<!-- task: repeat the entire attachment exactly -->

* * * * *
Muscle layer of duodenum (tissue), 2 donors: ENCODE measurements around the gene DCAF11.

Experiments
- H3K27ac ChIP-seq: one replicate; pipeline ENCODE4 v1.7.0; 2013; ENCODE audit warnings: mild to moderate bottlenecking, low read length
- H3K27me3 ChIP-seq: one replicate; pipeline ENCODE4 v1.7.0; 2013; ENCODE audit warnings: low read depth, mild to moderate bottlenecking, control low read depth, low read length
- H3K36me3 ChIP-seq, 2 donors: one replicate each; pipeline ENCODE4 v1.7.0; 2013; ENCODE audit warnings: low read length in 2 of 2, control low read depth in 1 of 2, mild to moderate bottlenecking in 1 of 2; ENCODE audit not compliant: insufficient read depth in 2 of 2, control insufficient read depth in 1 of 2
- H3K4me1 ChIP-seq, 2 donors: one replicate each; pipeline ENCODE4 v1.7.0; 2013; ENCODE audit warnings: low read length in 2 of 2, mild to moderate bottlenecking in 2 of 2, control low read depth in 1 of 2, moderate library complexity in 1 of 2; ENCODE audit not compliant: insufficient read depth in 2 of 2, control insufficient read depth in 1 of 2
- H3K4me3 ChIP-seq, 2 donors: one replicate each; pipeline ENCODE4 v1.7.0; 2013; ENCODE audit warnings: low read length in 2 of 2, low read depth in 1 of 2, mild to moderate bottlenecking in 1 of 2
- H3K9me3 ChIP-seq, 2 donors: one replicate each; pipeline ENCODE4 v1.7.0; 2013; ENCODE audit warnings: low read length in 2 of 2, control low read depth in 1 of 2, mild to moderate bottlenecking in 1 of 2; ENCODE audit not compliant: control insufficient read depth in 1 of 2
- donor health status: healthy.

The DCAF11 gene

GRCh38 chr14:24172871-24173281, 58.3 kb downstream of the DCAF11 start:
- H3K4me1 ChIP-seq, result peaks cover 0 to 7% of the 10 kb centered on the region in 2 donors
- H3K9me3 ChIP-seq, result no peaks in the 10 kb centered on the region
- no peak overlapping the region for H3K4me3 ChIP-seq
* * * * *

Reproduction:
Muscle layer of duodenum (tissue), 2 donors: ENCODE measurements around the gene DCAF11.

Experiments
- H3K27ac ChIP-seq: one replicate; pipeline ENCODE4 v1.7.0; 2013; ENCODE audit warnings: mild to moderate bottlenecking, low read length
- H3K27me3 ChIP-seq: one replicate; pipeline ENCODE4 v1.7.0; 2013; ENCODE audit warnings: low read depth, mild to moderate bottlenecking, control low read depth, low read length
- H3K36me3 ChIP-seq, 2 donors: one replicate each; pipeline ENCODE4 v1.7.0; 2013; ENCODE audit warnings: low read length in 2 of 2, control low read depth in 1 of 2, mild to moderate bottlenecking in 1 of 2; ENCODE audit not compliant: insufficient read depth in 2 of 2, control insufficient read depth in 1 of 2
- H3K4me1 ChIP-seq, 2 donors: one replicate each; pipeline ENCODE4 v1.7.0; 2013; ENCODE audit warnings: low read length in 2 of 2, mild to moderate bottlenecking in 2 of 2, control low read depth in 1 of 2, moderate library complexity in 1 of 2; ENCODE audit not compliant: insufficient read depth in 2 of 2, control insufficient read depth in 1 of 2
- H3K4me3 ChIP-seq, 2 donors: one replicate each; pipeline ENCODE4 v1.7.0; 2013; ENCODE audit warnings: low read length in 2 of 2, low read depth in 1 of 2, mild to moderate bottlenecking in 1 of 2
- H3K9me3 ChIP-seq, 2 donors: one replicate each; pipeline ENCODE4 v1.7.0; 2013; ENCODE audit warnings: low read length in 2 of 2, control low read depth in 1 of 2, mild to moderate bottlenecking in 1 of 2; ENCODE audit not compliant: control insufficient read depth in 1 of 2
- donor health status: healthy.

The DCAF11 gene

GRCh38 chr14:24172871-24173281, 58.3 kb downstream of the DCAF11 start:
- H3K4me1 ChIP-seq, result peaks cover 0 to 7% of the 10 kb centered on the region in 2 donors
- H3K9me3 ChIP-seq, result no peaks in the 10 kb centered on the region
- no peak overlapping the region for H3K4me3 ChIP-seq